- Show gratitude. Thank your interviewer for their time, thoughtful questions and conversation.
- Focus on how you’ll make their lives better and what you will bring to the table, not the other way around. Briefly mention something that stood out to you about the role. Then explain how and why you’re both prepared and excited to perform the job.
- Stand out by briefly reminding them of details from your conversation that were particularly interesting or exciting to you, recall any piece of information that made you exceptional, and bring up something that you may have forgotten to illustrate in the interview.
- Close with a nod to next steps: “I hope we have a chance to speak again soon.” Or “I look forward to hearing from you.”
Example of an Immediate Thank You Email
Dear [Contact Full Name],
Thank you for taking the time to speak with me on [weekday, date,] about your company’s need for a [job title]. I enjoyed meeting you and look forward to the opportunity to take on this role. As you will recall, my [skill/experience, e.g. ability to help my team meet deadlines] will be indispensable in helping [company do an action, e.g. Initech expand into new markets]. I look forward to hearing from you about the next steps in the hiring process, and please do not hesitate to contact me if I can provide additional information.
[Your First and Last Name]
Career Networking Emails
Post-interview thank you notes aren’t the only cases in which you may want to send career- and networking-related emails. There may be times, for instance, when you’re referred to or are introduced to a valuable job contact. Or, you might see someone on LinkedIn who works at a company you’re interested in or has experience you’d like to learn about. Below are various cases that may warrant networking emails – and examples for how to reach out.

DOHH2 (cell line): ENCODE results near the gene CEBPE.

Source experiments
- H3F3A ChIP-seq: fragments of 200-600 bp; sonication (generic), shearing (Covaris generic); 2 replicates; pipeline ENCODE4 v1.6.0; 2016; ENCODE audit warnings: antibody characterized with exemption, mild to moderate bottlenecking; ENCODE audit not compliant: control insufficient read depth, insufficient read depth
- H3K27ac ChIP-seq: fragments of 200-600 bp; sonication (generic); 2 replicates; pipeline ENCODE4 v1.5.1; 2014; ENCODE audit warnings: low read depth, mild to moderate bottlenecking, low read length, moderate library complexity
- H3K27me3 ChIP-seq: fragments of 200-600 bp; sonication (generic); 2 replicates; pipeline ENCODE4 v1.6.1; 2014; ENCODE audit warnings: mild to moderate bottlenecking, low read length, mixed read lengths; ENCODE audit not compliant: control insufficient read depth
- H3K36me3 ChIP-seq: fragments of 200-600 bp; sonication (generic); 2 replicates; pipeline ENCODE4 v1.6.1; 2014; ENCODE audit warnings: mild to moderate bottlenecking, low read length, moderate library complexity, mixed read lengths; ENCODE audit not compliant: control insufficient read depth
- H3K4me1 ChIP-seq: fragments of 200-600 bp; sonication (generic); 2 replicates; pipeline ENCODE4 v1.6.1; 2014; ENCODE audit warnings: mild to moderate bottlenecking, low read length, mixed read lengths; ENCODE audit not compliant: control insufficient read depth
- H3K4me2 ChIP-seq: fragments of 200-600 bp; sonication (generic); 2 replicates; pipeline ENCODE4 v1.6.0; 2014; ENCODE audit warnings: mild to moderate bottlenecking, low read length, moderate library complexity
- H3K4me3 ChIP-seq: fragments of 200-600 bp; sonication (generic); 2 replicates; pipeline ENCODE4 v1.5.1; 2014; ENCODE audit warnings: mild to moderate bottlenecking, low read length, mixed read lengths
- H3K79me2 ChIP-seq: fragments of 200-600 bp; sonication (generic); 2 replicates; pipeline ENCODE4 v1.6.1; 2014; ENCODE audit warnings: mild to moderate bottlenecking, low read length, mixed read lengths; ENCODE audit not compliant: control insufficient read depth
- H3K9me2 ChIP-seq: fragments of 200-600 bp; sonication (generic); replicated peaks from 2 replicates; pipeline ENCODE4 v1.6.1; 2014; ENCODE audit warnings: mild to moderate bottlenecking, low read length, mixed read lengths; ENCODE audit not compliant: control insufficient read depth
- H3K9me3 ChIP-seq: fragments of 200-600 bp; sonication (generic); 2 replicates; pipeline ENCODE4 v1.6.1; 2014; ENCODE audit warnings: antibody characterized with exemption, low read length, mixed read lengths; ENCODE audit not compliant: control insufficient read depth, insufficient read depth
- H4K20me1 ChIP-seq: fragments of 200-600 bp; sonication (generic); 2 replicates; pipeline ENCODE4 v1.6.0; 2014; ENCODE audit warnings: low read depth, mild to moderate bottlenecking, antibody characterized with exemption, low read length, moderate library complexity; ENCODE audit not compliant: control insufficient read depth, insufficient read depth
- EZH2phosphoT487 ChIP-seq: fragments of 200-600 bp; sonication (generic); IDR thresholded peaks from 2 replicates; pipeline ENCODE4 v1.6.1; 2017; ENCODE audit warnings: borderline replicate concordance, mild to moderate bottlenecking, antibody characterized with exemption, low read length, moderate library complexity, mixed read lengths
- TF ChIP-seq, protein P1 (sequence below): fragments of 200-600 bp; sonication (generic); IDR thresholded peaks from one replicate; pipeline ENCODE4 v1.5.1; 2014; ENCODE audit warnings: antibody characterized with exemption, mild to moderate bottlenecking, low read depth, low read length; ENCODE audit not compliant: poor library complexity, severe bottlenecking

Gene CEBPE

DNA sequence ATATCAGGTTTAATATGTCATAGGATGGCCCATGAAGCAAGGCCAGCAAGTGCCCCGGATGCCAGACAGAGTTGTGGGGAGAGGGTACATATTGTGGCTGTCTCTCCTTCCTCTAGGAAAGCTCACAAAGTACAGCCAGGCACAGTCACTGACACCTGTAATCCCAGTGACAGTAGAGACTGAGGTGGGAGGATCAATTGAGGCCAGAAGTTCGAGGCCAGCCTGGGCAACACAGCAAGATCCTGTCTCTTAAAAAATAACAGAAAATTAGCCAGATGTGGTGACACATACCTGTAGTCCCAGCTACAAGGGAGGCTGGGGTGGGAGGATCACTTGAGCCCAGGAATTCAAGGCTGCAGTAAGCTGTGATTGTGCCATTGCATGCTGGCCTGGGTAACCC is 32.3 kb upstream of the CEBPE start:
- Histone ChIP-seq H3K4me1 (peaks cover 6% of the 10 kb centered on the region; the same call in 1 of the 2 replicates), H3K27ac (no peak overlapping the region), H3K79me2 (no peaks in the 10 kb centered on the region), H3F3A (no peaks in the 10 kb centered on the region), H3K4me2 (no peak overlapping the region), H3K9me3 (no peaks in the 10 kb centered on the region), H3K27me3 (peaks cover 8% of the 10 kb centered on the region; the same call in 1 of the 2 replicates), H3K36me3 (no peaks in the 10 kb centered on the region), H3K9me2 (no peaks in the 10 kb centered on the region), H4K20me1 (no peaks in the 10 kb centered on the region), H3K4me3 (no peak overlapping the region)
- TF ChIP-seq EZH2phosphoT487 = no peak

Examples of Networking Emails to Those You Haven’t Yet Met
Whether you found someone on LinkedIn, have been referred by a friend or even formally introduced, here are some examples for what you can send via email to build a new relationship.
Dear [Contact Full Name],
I was referred to you by [Full Name] from [Company] in [Location]. She recommends you as an excellent source of information on the communications industry.
My goal is to secure an entry-level position in [industry/field]. I would appreciate hearing your advice on the types of career opportunities in the [industry/field], how to conduct an effective job search, and how to approach job leads.
Thank you in advance for any insight and advice you would be willing to share. Any chance you have time early next week for a telephone informational interview? Thank you for your consideration.
[Your First and Last Name]
Examples of Networking Emails for Those You Have Met
Maybe you’ve met someone at a career fair or other type of event, or perhaps you’ve finished collaborating with someone new and want to maintain the new relationship, building rapport and trust. Following up via email or a LinkedIn message is a good first step.
After Initial Meet-up (e.g. a work or community event)
Dear [Contact Full Name]:
Thank you very much for taking the time to [speak/meet] with me on [day]. I appreciate your advice and direction regarding my career search in [insert your search interest]. I very much appreciate the business contact names you suggested for further research! I have spoken with several of the contacts you provided for me, and I am hopeful I will be able to secure a position in my field of interest soon.
Thank you again for your consideration and guidance.
[Your First and Last Name]
We hope these examples help you feel more comfortable following up with professional contacts in a variety of ways. Doing so will help you build your network, meet new contacts and maintain relationships that can enrich your career.
As you’re searching for a new job, is there anything else you want to know that we didn’t cover here? Let us know in the comments below.